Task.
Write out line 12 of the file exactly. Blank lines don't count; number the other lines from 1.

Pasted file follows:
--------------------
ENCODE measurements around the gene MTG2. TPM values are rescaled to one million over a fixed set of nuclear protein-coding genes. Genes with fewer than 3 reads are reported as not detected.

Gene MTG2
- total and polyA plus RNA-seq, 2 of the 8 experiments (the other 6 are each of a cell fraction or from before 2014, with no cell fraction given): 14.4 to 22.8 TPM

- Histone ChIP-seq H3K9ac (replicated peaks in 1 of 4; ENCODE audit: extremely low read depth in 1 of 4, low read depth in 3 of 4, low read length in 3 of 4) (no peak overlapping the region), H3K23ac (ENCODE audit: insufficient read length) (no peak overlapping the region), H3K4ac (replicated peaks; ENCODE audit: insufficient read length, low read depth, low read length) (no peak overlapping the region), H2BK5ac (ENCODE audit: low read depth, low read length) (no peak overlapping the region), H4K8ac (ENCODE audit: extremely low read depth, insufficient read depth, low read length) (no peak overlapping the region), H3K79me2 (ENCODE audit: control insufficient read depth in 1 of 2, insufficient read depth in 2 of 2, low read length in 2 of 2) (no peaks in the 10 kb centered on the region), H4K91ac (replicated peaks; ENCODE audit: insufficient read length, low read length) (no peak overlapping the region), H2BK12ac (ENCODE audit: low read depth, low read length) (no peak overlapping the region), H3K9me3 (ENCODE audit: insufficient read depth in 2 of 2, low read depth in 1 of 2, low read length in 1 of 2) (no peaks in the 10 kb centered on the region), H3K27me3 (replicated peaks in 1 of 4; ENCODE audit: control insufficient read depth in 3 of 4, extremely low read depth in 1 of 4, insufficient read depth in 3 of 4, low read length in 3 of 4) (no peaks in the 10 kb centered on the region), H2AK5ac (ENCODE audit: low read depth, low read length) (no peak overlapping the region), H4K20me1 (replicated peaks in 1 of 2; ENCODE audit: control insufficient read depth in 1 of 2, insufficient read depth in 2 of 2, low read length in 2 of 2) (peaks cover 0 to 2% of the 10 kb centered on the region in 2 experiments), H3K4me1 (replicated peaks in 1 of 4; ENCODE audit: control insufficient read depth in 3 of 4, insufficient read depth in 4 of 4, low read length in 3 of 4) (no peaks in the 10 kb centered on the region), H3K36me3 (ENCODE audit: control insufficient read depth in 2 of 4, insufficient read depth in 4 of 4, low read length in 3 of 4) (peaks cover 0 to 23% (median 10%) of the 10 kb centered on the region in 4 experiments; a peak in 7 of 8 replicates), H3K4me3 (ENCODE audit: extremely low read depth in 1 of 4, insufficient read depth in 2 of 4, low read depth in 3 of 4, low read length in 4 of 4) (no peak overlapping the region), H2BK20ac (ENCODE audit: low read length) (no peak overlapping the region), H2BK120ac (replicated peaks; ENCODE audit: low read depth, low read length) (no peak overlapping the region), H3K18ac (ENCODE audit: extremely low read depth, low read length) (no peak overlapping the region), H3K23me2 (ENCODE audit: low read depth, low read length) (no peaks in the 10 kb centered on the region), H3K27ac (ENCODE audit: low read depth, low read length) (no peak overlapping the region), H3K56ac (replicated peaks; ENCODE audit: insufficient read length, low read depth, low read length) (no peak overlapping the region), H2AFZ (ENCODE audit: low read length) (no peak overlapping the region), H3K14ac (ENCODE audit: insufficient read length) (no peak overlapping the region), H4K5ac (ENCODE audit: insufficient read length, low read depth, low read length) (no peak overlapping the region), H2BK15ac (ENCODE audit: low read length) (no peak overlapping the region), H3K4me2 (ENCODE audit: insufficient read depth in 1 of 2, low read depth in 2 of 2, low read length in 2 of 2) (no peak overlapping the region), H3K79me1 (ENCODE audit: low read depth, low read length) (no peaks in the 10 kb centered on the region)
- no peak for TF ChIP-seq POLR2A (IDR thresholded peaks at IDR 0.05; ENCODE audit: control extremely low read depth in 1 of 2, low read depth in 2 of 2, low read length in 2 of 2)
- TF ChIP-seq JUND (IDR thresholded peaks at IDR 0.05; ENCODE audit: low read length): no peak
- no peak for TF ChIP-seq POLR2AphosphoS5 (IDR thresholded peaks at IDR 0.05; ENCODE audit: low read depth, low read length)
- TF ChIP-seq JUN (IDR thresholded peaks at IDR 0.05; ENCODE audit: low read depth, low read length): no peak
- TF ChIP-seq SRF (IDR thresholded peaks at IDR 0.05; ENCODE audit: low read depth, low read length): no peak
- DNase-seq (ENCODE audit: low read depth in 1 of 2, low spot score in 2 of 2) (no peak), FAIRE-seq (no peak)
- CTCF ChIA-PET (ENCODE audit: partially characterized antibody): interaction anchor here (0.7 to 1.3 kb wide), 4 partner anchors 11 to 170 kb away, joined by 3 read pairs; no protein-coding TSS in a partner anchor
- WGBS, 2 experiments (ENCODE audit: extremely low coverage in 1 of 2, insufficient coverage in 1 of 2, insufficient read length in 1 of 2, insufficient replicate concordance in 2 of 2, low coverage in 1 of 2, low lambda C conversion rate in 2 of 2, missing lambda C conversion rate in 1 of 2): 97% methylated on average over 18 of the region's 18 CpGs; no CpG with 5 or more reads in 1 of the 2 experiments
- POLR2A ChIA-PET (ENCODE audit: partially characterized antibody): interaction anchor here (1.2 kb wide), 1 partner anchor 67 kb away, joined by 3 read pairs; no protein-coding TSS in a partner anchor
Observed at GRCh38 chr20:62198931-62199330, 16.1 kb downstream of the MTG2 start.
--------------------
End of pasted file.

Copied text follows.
- WGBS, 2 experiments (ENCODE audit: extremely low coverage in 1 of 2, insufficient coverage in 1 of 2, insufficient read length in 1 of 2, insufficient replicate concordance in 2 of 2, low coverage in 1 of 2, low lambda C conversion rate in 2 of 2, missing lambda C conversion rate in 1 of 2): 97% methylated on average over 18 of the region's 18 CpGs; no CpG with 5 or more reads in 1 of the 2 experiments